Some things just sound better in German. pic.twitter.com/GNjF5beLum
— Jimmy Rushmore (@JimmyRushmore) October 14, 2016
The down-ballot races could result in both Houses going Blue
Donald Trump is not a happy man. That’s not of itself news: Donald Trump is hardly ever a happy man – when did you last see him crack a relaxed smile? But all the same, he’s a particularly unhappy man at the moment. We know this because he’s lashing out at individuals, which is what he does when someone scores a hit on him.
Those hits – the string of allegations of sexual impropriety – and his inability to effectively counter them or move the news cycle on have taken their toll. A month ago, the RCP poll average had Hillary’s lead down to under 2%; it’s now 6.7% and rising. Trump has lost 3½ points since the start of the month. That might not sound much but unless addressed quickly, his deficit will become unrecoverable.
The state polling tells much the same story. The battleground states are nearly all tilting the same ways that they did four years ago, with the exception of Iowa which Trump might win against trend, and North Carolina, which he’s on to lose. Unfortunately for him, North Carolina carries 15 Electoral College votes while Iowa holds just six. And that’s without potential curveballs from places like Alaska, Utah or even Texas (where Clinton closed to just 4% in the most recent poll, which may or may not be an outlier).
I don’t really see how he can win from here. It’s not so much the numbers, bad though they are; it’s that his campaign looks incapable of bridging the gap between where he is and where he needs to be.
More importantly, both Trump and senior GOP figures seem to be readying themselves for a Clinton win too. That’s what the blame game is about on his part and the disassociation game on theirs.
And well might senators, governors and congressmen try to disassociate themselves from their nominal leader. The swing to the Democrats at White House level is being replicated down the ballot too.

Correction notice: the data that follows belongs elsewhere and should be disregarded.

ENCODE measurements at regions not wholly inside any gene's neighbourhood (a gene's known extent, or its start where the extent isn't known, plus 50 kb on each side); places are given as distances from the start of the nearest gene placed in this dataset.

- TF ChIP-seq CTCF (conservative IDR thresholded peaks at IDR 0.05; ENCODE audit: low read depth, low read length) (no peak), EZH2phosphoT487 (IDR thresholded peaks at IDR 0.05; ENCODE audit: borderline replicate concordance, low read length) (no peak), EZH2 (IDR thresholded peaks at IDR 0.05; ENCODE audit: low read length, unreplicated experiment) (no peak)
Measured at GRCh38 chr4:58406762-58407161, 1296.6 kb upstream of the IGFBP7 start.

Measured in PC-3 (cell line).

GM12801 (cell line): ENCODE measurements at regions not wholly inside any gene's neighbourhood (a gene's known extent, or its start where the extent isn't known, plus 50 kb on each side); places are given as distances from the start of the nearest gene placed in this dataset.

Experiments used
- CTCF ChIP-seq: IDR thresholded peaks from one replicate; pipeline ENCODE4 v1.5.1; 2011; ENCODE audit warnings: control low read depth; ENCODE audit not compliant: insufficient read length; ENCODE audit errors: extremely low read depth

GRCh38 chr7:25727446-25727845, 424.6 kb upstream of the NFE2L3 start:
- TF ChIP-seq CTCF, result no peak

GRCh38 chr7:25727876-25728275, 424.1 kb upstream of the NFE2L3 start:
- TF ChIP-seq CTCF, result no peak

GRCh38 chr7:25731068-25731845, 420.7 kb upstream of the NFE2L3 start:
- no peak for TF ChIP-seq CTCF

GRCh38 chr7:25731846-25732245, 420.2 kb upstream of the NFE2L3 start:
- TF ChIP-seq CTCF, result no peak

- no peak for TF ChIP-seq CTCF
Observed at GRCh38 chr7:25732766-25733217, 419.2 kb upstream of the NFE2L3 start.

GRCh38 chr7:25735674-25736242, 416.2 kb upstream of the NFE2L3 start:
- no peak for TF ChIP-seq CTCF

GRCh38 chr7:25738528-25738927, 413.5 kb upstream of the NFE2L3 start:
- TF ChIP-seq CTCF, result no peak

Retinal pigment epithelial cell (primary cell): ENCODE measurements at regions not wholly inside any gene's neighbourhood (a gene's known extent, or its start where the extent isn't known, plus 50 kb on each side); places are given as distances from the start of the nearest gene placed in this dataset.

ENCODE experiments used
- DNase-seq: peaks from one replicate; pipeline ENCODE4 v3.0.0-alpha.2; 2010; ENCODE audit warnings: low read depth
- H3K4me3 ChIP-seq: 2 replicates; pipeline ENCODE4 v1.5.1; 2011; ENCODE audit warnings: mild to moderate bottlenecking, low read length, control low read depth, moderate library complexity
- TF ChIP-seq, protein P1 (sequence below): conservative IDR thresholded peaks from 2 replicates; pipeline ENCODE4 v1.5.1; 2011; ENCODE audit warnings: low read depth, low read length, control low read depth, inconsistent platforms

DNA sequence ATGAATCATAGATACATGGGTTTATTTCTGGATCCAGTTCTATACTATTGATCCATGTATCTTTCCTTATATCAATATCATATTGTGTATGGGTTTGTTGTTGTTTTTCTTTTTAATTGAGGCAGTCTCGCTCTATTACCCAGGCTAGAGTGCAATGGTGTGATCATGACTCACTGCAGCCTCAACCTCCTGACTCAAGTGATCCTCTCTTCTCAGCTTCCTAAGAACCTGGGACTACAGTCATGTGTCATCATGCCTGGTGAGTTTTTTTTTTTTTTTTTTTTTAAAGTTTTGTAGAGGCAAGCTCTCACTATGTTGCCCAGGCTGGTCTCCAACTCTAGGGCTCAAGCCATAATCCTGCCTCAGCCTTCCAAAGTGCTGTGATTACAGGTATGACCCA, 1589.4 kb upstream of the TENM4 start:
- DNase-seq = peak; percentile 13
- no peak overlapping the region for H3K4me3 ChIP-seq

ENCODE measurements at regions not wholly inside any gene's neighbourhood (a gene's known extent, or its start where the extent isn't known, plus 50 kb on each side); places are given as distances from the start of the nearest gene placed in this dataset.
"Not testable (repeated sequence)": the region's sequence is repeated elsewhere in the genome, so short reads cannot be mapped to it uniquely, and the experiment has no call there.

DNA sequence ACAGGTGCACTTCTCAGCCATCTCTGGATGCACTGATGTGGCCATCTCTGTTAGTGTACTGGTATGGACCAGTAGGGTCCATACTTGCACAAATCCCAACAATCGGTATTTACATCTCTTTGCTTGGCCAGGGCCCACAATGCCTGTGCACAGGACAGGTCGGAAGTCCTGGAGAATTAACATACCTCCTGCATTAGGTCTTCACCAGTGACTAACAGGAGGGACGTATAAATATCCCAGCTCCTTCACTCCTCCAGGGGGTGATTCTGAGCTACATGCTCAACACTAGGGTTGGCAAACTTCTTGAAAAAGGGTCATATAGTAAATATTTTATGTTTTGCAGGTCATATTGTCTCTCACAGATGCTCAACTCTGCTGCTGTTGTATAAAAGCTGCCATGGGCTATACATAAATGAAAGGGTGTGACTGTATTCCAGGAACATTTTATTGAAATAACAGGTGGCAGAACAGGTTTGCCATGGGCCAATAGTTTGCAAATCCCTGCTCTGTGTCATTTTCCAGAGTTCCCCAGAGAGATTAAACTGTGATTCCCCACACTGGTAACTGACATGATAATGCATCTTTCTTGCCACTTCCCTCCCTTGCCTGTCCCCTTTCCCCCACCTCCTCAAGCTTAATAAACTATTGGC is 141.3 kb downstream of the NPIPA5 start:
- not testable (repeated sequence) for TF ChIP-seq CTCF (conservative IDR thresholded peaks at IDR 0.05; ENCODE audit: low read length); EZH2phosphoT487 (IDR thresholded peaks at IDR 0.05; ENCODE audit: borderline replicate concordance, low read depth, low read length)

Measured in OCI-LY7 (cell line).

Going in to the 2016 Senate elections, the Republicans hold 54 seats to the Democrats’ 44, plus two Democrat-leaning independents. Four gains would see Clinton’s party regain control; six or more would put them in a very strong position. That matters, not just for passing legislation but also because of the powers to approve or reject many of the president’s senior nominees, of which more later.
The seats being contested this time were last fought in 2010, when the Republicans gained six seats, which gives a good indication of what’s possible. Can the Democrats win them back? It’s likely. They currently lead in the Pennsylvania, Wisconsin, Indiana and Illinois races and are within 2% in North Carolina and New Hampshire (though on the other side of the ledger, they may lose Nevada). If the Trump campaign implodes in the final weeks, Missouri and Florida could come into play. At best, the GOP is likely to come out of the elections with a wafer-thin majority; at worst, the Democrats could hold one outright themselves.
The position in the House is, as always, more complex given that all 435 seats are up for election but the generic national polling puts the Democrats about six points clear. Even with the inbuilt advantage the Republicans have from the way the districts are drawn, that should be enough to secure a majority.
Put that all together and if you’re a Republican, you’re potentially looking at a disaster. The threat wouldn’t lie in the scale of the defeats (which wouldn’t be all that big historically) but in the monopoly on power the Democrats would then hold. There’s a lot that a Congress and President can do when they work together.
But above all, there’s the battle for control of the US’s fourth and most important institution: the Supreme Court. Clinton was clear in the second debate about her intention to nominate judges who would take a liberal, socially activist interpretation of the law. A Democrat-controlled Senate would give her the means to do so, until the mid-term elections anyway.
And two years might be all she’d need. The Court’s currently split 4-4 between liberals and conservatives following the death of Justice Scalia back in February, so just the nomination for the vacant seat would tip the balance – which is the main reason the Republican-controlled Senate hasn’t considered Barack Obama’s nominee, Merrick Garland. But with three justices in their 80s or late 70s, she and her congressional allies might have the chance to leave a much larger mark on the Court; one which would far outlive her presidency.
Those are the stakes being played for next month. Trump as president would no doubt leave a significant impact on America and the world. But the impact he might already have had as a losing candidate might be as profound, if not quite as direct.